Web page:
The Industries of the Future
Author: Alec Ross
Publisher: Simon & Schuster
We exist amid rough seas. The last decade alone has shown us several pathogens that earlier were had never even heard of, be it ebola or zika. And we are still struggling to find definitive cures for illnesses like HIV/AIDS, and cancer. In The Industries of the Future, Alec Ross sets on the task of explaining how key technological developments and investments across the globe are altering the landscape of opportunities, especially in terms of health care, for our future generations.
Ross was Hillary Clinton’s senior advisor for innovation when she served as the US Secretary of State between 2009 and 2013. It was a post specially created for him after Ross served as a member of the then Senator Barack Obama’s Technology, Media, and Telecommunications Policy Committee during the 2008 presidential election.
While in office, Ross helped the US State Department upgrade the ways in which it carried out its diplomatic endeavors. He helped the then Senator Hillary Clinton and the Director of Policy Planning Annie-Marie Slaughter decipher several cyberspace policies. He travelled extensively, assisting and aiding American allies with the use of communications technologies.
Unlike several of us, Ross seems to have developed a fixation on the influence and potential of modern technology and its benefits towards our society and culture. Thanks to the exposure he got while in office, Ross, even after his stint with Clinton, continued travelling and consulting, businesses and governments.
In Industries of the Future, Ross directs his attention towards the major implications of new developments in the emerging fields of robotics, genomics, finance, big data, and cyber security, and tries his best to put it all in a demographic and cultural context. Through the book, he shares a few of his thoughts on the economic and political states of several countries that he’s visited.
He correlates the approaching age of robotics to the communications and internet explosion we have witnessed over the past two decades. He pens the significance of the up-and-coming elderly population that will require robotic assistance and the potential for nano-robots to diagnose and treat disease at the cellular level.
As per the book, Genomics, another field with direct health-care implications, will soon enable earlier cancer diagnoses and genetics-based treatments along with new opportunities for treating mental illnesses and slowing the effects of ageing. As per Ross, cyber technology is another promising arena. Recent cyber attacks on large corporations have made cyber security one of the fastest growing industries in today’s world, with the market currently valued at $78 billion and projected to reach $120 billion by 2017.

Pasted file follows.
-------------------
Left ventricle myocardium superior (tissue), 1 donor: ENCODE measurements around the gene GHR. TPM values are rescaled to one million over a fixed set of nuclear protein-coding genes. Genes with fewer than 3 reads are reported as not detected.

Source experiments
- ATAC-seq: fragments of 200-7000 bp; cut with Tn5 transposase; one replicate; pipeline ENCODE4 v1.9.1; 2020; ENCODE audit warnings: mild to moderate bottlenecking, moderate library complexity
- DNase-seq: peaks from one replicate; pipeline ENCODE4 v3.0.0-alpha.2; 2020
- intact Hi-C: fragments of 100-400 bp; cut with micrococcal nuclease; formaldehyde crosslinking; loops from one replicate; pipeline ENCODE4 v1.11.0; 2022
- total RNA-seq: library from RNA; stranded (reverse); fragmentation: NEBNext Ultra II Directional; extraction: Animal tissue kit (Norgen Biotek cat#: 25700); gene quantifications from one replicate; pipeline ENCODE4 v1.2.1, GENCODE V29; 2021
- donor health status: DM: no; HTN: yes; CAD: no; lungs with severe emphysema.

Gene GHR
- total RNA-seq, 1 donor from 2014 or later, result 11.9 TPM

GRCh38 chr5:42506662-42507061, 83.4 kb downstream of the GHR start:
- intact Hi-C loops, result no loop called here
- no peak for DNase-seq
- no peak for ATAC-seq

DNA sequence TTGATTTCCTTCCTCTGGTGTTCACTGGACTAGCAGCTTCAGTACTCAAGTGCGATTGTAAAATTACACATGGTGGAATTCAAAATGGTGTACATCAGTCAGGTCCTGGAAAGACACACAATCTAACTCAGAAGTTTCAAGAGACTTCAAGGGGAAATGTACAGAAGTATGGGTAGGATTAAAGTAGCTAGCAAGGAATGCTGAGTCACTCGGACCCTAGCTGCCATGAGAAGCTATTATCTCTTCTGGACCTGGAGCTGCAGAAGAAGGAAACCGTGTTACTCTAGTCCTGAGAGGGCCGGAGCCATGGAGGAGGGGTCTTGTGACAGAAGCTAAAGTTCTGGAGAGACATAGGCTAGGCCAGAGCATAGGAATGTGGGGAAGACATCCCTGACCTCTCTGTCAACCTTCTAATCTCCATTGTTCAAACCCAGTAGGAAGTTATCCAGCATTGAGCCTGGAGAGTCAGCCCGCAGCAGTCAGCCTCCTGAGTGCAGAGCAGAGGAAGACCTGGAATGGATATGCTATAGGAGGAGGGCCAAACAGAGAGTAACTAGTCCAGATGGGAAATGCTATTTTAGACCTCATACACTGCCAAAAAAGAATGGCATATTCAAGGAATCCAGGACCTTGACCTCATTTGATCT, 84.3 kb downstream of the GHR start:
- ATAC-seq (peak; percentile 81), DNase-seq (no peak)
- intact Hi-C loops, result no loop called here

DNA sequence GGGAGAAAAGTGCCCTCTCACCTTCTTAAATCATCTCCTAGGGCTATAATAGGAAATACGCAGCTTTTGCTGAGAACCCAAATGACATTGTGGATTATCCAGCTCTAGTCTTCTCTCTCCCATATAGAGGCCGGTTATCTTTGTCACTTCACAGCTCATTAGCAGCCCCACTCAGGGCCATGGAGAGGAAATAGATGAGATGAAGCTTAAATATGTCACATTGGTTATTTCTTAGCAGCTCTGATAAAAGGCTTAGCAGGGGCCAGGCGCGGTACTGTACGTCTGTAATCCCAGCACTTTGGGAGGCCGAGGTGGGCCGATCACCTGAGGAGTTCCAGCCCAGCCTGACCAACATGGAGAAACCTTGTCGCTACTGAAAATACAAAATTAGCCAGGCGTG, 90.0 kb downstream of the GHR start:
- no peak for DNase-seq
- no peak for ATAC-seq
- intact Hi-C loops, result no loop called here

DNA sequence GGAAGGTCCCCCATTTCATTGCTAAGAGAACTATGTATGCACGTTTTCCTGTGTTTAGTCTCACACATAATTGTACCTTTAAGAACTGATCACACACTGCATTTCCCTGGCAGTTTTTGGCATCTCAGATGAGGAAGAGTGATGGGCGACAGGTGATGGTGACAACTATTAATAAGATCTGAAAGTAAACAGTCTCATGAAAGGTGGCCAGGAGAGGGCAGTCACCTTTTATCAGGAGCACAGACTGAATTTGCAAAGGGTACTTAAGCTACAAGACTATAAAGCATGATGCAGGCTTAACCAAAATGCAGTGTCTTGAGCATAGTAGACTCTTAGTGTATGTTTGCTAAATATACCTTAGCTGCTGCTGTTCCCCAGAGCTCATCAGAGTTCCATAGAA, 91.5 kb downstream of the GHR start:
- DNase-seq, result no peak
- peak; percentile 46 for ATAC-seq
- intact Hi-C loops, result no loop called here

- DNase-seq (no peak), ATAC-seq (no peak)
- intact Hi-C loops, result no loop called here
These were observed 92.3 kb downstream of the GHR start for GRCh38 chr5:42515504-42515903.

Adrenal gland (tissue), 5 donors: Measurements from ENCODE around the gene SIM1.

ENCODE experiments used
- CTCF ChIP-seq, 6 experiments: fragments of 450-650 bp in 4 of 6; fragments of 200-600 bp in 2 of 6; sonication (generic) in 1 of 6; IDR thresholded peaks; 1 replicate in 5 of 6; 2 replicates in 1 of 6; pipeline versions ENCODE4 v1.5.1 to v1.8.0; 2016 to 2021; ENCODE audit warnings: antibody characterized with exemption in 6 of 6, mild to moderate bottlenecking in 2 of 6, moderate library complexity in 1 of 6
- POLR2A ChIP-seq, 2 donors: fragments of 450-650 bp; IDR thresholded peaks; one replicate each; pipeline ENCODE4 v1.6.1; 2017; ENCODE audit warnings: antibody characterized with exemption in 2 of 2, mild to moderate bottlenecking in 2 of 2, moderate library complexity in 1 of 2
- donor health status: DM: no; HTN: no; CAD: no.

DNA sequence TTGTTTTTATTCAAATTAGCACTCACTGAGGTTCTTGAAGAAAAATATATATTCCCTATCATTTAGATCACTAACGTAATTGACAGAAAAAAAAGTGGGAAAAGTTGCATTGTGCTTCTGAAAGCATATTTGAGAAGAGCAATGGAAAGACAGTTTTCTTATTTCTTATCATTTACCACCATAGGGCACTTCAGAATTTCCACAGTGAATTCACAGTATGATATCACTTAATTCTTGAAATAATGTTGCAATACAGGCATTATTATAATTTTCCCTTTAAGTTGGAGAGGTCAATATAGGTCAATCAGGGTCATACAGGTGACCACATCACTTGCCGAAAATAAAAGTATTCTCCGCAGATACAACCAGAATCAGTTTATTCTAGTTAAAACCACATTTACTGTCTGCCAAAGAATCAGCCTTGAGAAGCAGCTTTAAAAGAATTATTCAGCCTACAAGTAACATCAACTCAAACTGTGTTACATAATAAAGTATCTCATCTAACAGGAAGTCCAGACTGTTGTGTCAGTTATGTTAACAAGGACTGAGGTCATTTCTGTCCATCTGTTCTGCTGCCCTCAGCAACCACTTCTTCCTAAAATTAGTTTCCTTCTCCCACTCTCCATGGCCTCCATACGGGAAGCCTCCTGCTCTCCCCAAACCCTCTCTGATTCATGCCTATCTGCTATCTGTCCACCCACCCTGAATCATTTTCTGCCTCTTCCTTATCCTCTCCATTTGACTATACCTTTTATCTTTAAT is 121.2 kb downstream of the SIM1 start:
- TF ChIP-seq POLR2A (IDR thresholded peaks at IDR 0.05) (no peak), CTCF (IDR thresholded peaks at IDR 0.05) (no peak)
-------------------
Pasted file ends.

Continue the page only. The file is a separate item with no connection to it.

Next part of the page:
Further on in the book, Ross talks about a different aspect of technology and its social reception. As per Ross’s perception, tomorrow’s world is the world of openness. It is a world that doesn’t need people like Edward Snowden. And only countries like Estonia, which have open technocracy, can survive. While the secretive states like Russia will have a tough ride ahead. According to his forecast, the future is diverse in terms of innovation, for new discoveries and researches will no more be confined to one geographical location. In short there, will be no more West-centric Silicon Valleys.
Ross writes, “How societies adapt will play a key role in how competitive and how stable they are. The biggest wins from new technology will go to the societies and firms that don’t just double down on the past, but that can adapt and direct their citizens toward industries that are growing.”
Another good aspect about the book is that it talks about women’s roles in the economies of the various counties the author has travelled to. Considering gender equaliy is one of the major debates of the present century, and Ross’ book, too, adheres to it.
“There is no greater indicator of an innovative culture than the empowerment of women. Fully integrating and empowering women economically and politically is the most important step that a country or company can take to strengthen its competitiveness,” he writes.
He further provides numerous examples throughout to illustrate his point. Example: Rwanda has experienced a steady economic growth and stability after its genocidal civil war in the 1990s. Among other things, its president, Paul Kagame, worked to modernise the economy from its agricultural roots by laying 1,000 miles of fiber. At the same time Rwanda modernised and reformed its laws to ensure equality for women. Ross also shares how Kagame reminded him in a meeting that women leaders constitute a larger percentage in the public and private sector as compared to men. He also points out, “Rwanda is the only country in the world with a democratically elected parliamentary body that is majority female.”
But the book still does seem like a pompous show of one’s connections as the author wears his might on his sleeves. He constantly talks about the influential and powerful people he knows or has known over the years and that too with no subtlety.
Overall, though, The Industries of the Future remains a well-balanced narrative, for it not just tells the reader about what the future would be like, it also gives us warnings on the kind of future we must avoid shaping for ourselves. Ross’s own ideas about the future are really very valid and precise.